• Steve Lewis develops hunting reality show on Dish Network.

• Julia Trumbo grew up in the family grocery business.

• Tax preparer Renée Turner enjoys owning a business in Old Town Warrenton.

• ICU staff Carol Jones values patients’ trust.


• Wilson Sanabria grew up working in his family’s Warrenton restaurant and learning to box.

• One-man band Peter Fakoury quit 9-to-5 to learn from children.

• Liberty graduate Brittany Aubrey works in the smile business.

• Walmart cashier Lulu Baer loves to play violin and several community roles.

• In Sandra Alm, SPCA dogs have a loyal companion.

• St. James’ Episcopal new Rector Ben Maas appreciates community’s embrace

• Bicycles dominate work and play for Brian Larson.

• Teaching music therapy combines Abigail Newman’s passions.

• Brenda Rich leads volunteers who organize and run the Fauquier County Fair.

• 1st Sgt. Greg Harris stresses empathy in his job as a supervisor at the county detention center.


• Chuck Tippett challenges the “rich guy” stereotype about pilots.


• County government employee Surja Tamang previously worked as a Mt. Everest sherpa.

• Woody Isaac found his calling as a chef at age 16.

• Horses take Tommy Lee Jones all over the county.


• Retired nurse Angela Neal continues to volunteer in hospital ER.

• Gilmer Lee really knows high school sports in Fauquier.

• Stage remains central to Tim Bambara’s life journey.

• Bus driver Melissa Strain’s weekend job all about “fun.”


• Bartender Taylor Edgar has a pretty good standup routine.

• A nomad childhood led Paul Schmeling to start a moving company.


• Adam Lynch’s family owns café with local food focus and a special name.

• Patricia McMahon Rice turns passion for art into her livelihood.

• Cindy D’Ambro works as “director of first impressions” at LFCC.

• Ginger Hilleary leads local literacy organization.

• Farmers with groundhog problems call Rod Kirkpatrick.


• Horses “retire” to work with Jeanne Blackwell.

• Remington cattle farmer Doug Linton loves his home and work.

• Sports central to Robert Glascock’s life’s work.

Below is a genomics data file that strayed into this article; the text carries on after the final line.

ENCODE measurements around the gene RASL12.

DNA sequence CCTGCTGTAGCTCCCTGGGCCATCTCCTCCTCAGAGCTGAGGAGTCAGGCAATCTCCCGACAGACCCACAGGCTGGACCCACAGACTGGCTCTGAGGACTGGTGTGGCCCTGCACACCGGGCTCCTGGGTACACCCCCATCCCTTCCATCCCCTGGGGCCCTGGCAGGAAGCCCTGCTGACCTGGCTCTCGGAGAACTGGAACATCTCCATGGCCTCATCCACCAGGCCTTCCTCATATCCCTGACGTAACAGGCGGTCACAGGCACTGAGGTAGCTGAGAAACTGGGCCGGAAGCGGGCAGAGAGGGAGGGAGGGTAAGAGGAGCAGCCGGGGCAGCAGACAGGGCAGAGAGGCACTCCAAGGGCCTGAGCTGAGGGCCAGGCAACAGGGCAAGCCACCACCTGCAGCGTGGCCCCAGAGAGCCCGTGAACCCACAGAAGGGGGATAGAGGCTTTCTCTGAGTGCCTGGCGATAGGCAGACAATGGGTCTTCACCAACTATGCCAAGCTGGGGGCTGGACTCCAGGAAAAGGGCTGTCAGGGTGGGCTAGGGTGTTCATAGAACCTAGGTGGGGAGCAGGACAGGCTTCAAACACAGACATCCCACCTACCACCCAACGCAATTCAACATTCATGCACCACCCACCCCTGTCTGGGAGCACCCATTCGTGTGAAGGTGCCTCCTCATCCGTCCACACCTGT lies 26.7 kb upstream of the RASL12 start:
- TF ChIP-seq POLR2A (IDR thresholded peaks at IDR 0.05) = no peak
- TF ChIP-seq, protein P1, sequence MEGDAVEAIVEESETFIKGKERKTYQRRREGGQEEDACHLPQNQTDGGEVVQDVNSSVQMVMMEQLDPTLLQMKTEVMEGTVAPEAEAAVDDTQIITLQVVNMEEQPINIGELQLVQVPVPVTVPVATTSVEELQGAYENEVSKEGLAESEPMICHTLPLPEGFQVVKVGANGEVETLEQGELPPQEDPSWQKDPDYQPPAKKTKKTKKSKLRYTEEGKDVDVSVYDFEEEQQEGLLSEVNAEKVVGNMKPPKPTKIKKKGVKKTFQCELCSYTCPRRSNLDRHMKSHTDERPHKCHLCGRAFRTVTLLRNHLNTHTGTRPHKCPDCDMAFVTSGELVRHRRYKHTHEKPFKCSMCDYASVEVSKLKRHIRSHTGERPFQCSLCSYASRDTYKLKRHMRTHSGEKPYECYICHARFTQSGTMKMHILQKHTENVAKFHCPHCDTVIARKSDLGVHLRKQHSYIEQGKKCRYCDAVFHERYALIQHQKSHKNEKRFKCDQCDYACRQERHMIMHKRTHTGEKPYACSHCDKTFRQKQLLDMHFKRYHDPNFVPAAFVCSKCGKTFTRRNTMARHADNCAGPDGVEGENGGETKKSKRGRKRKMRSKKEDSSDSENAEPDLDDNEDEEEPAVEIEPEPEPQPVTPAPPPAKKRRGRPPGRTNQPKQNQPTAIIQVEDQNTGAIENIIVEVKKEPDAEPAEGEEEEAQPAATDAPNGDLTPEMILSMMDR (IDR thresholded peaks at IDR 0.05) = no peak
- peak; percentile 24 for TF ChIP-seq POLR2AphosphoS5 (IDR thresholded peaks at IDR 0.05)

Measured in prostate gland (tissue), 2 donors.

• For Richard Mast, company ownership started with his summer work as a teenager.

• Bernice Simpson knows northern Fauquier back roads and the people who live along them.

• Eddie Payne has logged 38 years as a volunteer firefighter in Marshall.


• Stephanie Layton turns her lifelong passion for dance into her livelihood.


• Shawn LaRue matches children and adoptive families.


• Biker and psychology major Clif Stroud makes music in a big way.

• Becky Crouch greets lots of visitors.

• She helped blaze trail to equality for black teachers.


• Family and food come first for Marshall pizzeria employee.

• Rural “closeness” of Fauquier appeals to Kansas native

• A “spoke” in the wheel of preservation.

• His job dovetails with passion for hunting

• Veteran educator sees the potential in every child.

• His passions: Fixing cars and helping people


• Habitat ReStore volunteer appreciates Fauquier’s diversity.


• Dad’s example led to new career at Fauquier Hospital.

• He lives and works in a beautiful place.

• The Goldvein firehouse ranks as his favorite place.


• Pretty things everywhere she looks.

• Through scouting, he encourages girls to explore.

• One day, he might run the company.


• FISH volunteer likes to help others.

• She sees the community’s generosity.

• Cop patrols while most people sleep.


• Pastor a constant in Calverton.


• She keeps the courthouse spotless.


• He loves working working outdoors at the park.


• She sees “everyone” at Carousel

• Library assistant works in a “fun place"

• Hat lady sets up shop in Old Town Warrenton